Practice Made Perfect? (I think not)

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Hmm. I really was blown away by this ruling. I have a feeling it won’t go down well with you either. (Unless, you are of the ilk that no government regulations are ever ok. And, then, shame on you!)

James Sexton, Jr. is an attorney in South Carolina. (OK. If one has been disbarred, is he still considered to be an attorney? I really don’t know the answer to that question. But, it doesn’t really change the facts of this case.) About a dozen years ago (2005), he plead guilty to four counts of mail fraud and one count of money laundering. Which was followed up by his being suspended from practice before the IRS in 2008.

Given those facts, you’d think he’d no longer be preparing taxes for folks, right? WRONG!

Esquire Group, LLC (like that play on words? Like he still is a practicing attorney?) prepares tax returns for clients. And, James Sexton happens to be the president of the firm. Where he actually prepares returns, as well as manages the enterprise.

Not surprisingly, a client complained to the IRS that they were not properly advised. Sexton prepared this client’s 2010 and 2011 returns. And, Sexton was preparing a memorandum about the client’s business tax needs. But, she (the client) found out that Sexton was disbarred- so she fired him (via eMail) and filed the complaint with the IRS. (Actually, complaints are filed with the Office of Professional Responsibility [OPR].)

The OPR requested data from the Supreme Court of South Carolina (Sexton’s and Esquire Group’s domicile)- in particular, his education and background. Which the agency followed up with demands from Sexton himself. Sexton objected to that request.

Sexton demanded a declaratory judgment from the courts. His objections? Sexton is not a “practitioner” under federal law, so the OPR lacks statutory authority over him- or his company. And, OPR has no regulatory authority regarding the dispensation of tax advice, except as stipulated by statue or Congress.

Sexton’s goal was to ensure he was not subject to Section 10.20 (the section is entitled- Information to be Furnished; this was a direct reference by the IRS when they asked Sexton for data) of Circular 230. (Circular 230 covers the Regulations Governing Practice before the Internal Revenue Service.)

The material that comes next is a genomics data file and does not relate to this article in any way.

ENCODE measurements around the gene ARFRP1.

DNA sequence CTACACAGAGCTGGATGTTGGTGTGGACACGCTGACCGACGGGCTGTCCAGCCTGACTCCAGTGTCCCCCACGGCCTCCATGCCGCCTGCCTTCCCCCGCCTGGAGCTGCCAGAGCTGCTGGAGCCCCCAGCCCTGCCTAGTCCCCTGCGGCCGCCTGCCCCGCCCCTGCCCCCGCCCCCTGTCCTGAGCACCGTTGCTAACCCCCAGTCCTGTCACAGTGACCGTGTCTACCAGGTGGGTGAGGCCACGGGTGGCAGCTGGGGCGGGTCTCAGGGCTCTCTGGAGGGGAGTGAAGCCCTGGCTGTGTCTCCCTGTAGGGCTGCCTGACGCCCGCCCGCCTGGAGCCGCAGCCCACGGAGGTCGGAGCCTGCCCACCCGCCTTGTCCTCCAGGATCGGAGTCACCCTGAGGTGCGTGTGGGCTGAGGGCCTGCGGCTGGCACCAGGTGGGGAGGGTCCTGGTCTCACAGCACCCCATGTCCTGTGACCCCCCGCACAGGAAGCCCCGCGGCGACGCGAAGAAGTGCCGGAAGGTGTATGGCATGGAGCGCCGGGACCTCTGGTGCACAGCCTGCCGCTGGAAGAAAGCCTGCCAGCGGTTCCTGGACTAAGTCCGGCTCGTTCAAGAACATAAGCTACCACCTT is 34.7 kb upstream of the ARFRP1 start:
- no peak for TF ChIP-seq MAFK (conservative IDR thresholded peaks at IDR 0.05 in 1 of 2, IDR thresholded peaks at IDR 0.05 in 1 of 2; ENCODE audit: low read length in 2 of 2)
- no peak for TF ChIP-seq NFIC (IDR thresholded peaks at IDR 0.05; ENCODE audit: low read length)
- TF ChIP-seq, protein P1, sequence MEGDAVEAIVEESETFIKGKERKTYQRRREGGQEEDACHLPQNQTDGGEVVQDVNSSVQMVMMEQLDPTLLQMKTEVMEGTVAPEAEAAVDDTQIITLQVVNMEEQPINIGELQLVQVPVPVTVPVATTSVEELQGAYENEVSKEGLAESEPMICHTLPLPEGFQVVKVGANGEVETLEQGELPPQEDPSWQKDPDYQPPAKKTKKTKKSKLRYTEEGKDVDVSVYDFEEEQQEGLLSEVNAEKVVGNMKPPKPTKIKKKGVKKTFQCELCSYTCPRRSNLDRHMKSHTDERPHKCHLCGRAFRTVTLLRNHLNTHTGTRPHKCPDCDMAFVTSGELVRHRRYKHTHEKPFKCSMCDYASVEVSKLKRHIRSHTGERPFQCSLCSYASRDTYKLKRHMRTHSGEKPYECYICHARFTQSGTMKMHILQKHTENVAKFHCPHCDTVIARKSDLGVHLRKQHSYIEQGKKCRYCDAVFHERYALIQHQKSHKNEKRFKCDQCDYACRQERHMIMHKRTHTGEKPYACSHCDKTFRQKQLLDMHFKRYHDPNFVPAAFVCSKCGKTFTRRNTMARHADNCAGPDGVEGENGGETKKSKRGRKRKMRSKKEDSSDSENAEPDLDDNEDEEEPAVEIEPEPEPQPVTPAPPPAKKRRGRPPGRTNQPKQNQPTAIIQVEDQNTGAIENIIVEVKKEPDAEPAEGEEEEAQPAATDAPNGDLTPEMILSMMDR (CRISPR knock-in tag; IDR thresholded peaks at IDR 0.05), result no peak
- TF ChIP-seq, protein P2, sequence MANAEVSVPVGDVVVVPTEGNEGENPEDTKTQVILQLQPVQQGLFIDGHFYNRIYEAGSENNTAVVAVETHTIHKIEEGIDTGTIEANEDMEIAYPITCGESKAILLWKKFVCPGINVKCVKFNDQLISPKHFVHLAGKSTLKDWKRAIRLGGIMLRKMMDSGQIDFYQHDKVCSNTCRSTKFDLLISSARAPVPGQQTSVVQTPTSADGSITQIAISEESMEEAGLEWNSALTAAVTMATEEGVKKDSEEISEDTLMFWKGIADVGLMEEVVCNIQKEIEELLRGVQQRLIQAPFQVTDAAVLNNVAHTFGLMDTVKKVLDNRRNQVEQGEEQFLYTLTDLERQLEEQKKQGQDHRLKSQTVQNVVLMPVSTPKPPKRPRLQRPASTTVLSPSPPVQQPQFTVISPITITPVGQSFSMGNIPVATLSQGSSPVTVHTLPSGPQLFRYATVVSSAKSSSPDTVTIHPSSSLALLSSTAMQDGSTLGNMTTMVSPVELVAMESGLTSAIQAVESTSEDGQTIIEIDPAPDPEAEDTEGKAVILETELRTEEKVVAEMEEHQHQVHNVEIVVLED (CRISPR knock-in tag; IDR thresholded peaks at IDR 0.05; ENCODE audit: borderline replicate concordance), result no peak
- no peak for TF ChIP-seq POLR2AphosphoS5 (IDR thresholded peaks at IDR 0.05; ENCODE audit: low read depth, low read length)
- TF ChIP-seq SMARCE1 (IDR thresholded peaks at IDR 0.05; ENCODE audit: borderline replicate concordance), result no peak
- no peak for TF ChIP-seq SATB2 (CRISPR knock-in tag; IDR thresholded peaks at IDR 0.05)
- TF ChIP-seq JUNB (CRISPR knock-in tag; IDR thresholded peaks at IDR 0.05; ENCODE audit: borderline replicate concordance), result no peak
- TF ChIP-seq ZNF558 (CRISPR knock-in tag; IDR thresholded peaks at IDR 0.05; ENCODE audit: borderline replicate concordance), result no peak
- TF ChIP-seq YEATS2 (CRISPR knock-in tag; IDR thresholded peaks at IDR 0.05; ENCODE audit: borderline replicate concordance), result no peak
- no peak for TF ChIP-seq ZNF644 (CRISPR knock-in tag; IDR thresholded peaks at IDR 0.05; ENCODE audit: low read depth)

OPR rendered a motion to the court that it be awarded a summary judgment in its favor.

Sexton was relying on the case the IRS lost in 2014 when it’s concept of testing and licensing every tax preparer in the US was thrown out. (Loving, 742 F.3d 1013, DC Circuit Court 2014). The IRS had proposed that not just folks like me, who are, indeed, licensed and regulated by the IRS for tax preparation and financial affairs- but anyone who prepares a tax return must prove to the IRS it had the knowledge and capability to do so. (The idea was to stop all the charlatans who invent special deductions that are contrary to law, to stop those who are simply careless or lie to the public.) Loving stopped that IRS concept cold.

That ruling also means that the IRS had no authority to regulate or oversee folks who do NOT represent taxpayers before the IRS. Loving stipulated that preparing or signing tax returns is NOT practicing before the IRS. (This is why the IRS can’t regulate tax preparers.)

The IRS responded that representatives that had been suspended from practice by the IRS are certainly subject to its authority. (Licensing and/or disciplinary bodies retain jurisdiction over members who have been suspended from practice). However, the Court simply rejected that argument.

The IRS also stated that 31 USC Section 330(e) (as shown in the box below) prohibited Sexton from providing written advice to taxpayers. The Court responded that this section ONLY applies if the practitioner is representing a client before the IRS, and does not have any applicability to someone providing written advice to a taxpayer. (The Court also reminded the IRS that Sexton had NOT provided any written advice; it offered to do so- but the client fired him before Sexton acted.)


This is why the Federal District Court in Nevada granted Sexton declaratory judgments and a permanent injunction against the IRS. (Of course, it also denied the IRS request for summary judgment.)

I, for one, don’t think this is a great turn of events.  It leaves taxpayers in jeopardy.Roy A. Ackerman, Ph.D., E.A.



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